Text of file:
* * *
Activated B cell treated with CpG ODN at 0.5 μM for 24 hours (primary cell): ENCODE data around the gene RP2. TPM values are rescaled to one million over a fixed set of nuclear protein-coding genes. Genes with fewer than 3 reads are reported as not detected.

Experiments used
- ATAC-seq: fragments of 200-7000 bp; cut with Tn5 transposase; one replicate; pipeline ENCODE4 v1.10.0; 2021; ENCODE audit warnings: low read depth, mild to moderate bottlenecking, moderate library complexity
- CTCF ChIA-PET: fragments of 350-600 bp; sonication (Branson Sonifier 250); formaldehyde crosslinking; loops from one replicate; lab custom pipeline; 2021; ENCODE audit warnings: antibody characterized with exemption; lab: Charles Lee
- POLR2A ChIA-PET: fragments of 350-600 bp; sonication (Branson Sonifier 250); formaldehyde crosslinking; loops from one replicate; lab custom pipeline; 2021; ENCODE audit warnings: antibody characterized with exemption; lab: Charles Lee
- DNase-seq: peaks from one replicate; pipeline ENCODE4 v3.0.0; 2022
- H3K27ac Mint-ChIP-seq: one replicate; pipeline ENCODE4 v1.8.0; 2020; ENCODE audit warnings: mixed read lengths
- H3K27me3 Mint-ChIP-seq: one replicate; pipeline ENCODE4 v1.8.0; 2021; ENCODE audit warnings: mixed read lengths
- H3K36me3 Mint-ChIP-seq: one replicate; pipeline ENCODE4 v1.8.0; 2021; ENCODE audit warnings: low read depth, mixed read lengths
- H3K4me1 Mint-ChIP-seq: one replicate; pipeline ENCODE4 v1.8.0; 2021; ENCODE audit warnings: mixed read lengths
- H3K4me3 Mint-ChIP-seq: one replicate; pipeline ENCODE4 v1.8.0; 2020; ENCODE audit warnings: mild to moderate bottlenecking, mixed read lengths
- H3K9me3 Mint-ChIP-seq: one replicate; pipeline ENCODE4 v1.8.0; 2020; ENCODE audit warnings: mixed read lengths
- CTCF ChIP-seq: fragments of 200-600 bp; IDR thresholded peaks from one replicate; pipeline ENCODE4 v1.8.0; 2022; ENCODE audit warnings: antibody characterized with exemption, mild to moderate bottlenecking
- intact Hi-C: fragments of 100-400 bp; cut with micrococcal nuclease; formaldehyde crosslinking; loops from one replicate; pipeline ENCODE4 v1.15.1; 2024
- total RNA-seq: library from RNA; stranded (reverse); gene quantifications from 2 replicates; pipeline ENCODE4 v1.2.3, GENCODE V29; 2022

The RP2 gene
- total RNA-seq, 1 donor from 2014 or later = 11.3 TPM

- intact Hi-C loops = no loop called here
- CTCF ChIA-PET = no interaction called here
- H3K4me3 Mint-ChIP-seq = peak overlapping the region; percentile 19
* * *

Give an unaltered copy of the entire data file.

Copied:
Activated B cell treated with CpG ODN at 0.5 μM for 24 hours (primary cell): ENCODE data around the gene RP2. TPM values are rescaled to one million over a fixed set of nuclear protein-coding genes. Genes with fewer than 3 reads are reported as not detected.

Experiments used
- ATAC-seq: fragments of 200-7000 bp; cut with Tn5 transposase; one replicate; pipeline ENCODE4 v1.10.0; 2021; ENCODE audit warnings: low read depth, mild to moderate bottlenecking, moderate library complexity
- CTCF ChIA-PET: fragments of 350-600 bp; sonication (Branson Sonifier 250); formaldehyde crosslinking; loops from one replicate; lab custom pipeline; 2021; ENCODE audit warnings: antibody characterized with exemption; lab: Charles Lee
- POLR2A ChIA-PET: fragments of 350-600 bp; sonication (Branson Sonifier 250); formaldehyde crosslinking; loops from one replicate; lab custom pipeline; 2021; ENCODE audit warnings: antibody characterized with exemption; lab: Charles Lee
- DNase-seq: peaks from one replicate; pipeline ENCODE4 v3.0.0; 2022
- H3K27ac Mint-ChIP-seq: one replicate; pipeline ENCODE4 v1.8.0; 2020; ENCODE audit warnings: mixed read lengths
- H3K27me3 Mint-ChIP-seq: one replicate; pipeline ENCODE4 v1.8.0; 2021; ENCODE audit warnings: mixed read lengths
- H3K36me3 Mint-ChIP-seq: one replicate; pipeline ENCODE4 v1.8.0; 2021; ENCODE audit warnings: low read depth, mixed read lengths
- H3K4me1 Mint-ChIP-seq: one replicate; pipeline ENCODE4 v1.8.0; 2021; ENCODE audit warnings: mixed read lengths
- H3K4me3 Mint-ChIP-seq: one replicate; pipeline ENCODE4 v1.8.0; 2020; ENCODE audit warnings: mild to moderate bottlenecking, mixed read lengths
- H3K9me3 Mint-ChIP-seq: one replicate; pipeline ENCODE4 v1.8.0; 2020; ENCODE audit warnings: mixed read lengths
- CTCF ChIP-seq: fragments of 200-600 bp; IDR thresholded peaks from one replicate; pipeline ENCODE4 v1.8.0; 2022; ENCODE audit warnings: antibody characterized with exemption, mild to moderate bottlenecking
- intact Hi-C: fragments of 100-400 bp; cut with micrococcal nuclease; formaldehyde crosslinking; loops from one replicate; pipeline ENCODE4 v1.15.1; 2024
- total RNA-seq: library from RNA; stranded (reverse); gene quantifications from 2 replicates; pipeline ENCODE4 v1.2.3, GENCODE V29; 2022

The RP2 gene
- total RNA-seq, 1 donor from 2014 or later = 11.3 TPM

- intact Hi-C loops = no loop called here
- CTCF ChIA-PET = no interaction called here
- H3K4me3 Mint-ChIP-seq = peak overlapping the region; percentile 19